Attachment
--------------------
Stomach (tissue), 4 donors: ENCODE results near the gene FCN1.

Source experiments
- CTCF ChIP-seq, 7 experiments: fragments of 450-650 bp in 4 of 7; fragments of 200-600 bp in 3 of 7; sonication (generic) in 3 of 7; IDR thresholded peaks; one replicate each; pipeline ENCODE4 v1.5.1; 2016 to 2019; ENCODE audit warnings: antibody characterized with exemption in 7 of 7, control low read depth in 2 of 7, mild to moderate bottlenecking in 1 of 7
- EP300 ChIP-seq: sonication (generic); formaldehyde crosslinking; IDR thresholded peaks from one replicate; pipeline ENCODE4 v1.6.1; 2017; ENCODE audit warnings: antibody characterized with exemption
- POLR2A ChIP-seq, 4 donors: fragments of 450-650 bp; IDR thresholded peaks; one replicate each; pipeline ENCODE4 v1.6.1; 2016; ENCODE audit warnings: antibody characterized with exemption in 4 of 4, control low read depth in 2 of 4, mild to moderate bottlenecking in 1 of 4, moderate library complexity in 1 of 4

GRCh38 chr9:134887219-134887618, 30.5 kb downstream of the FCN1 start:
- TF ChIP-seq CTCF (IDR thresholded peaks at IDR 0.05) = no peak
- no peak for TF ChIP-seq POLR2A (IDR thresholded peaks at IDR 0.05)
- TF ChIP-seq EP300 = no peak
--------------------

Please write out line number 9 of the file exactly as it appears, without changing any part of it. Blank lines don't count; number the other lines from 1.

- TF ChIP-seq EP300 = no peak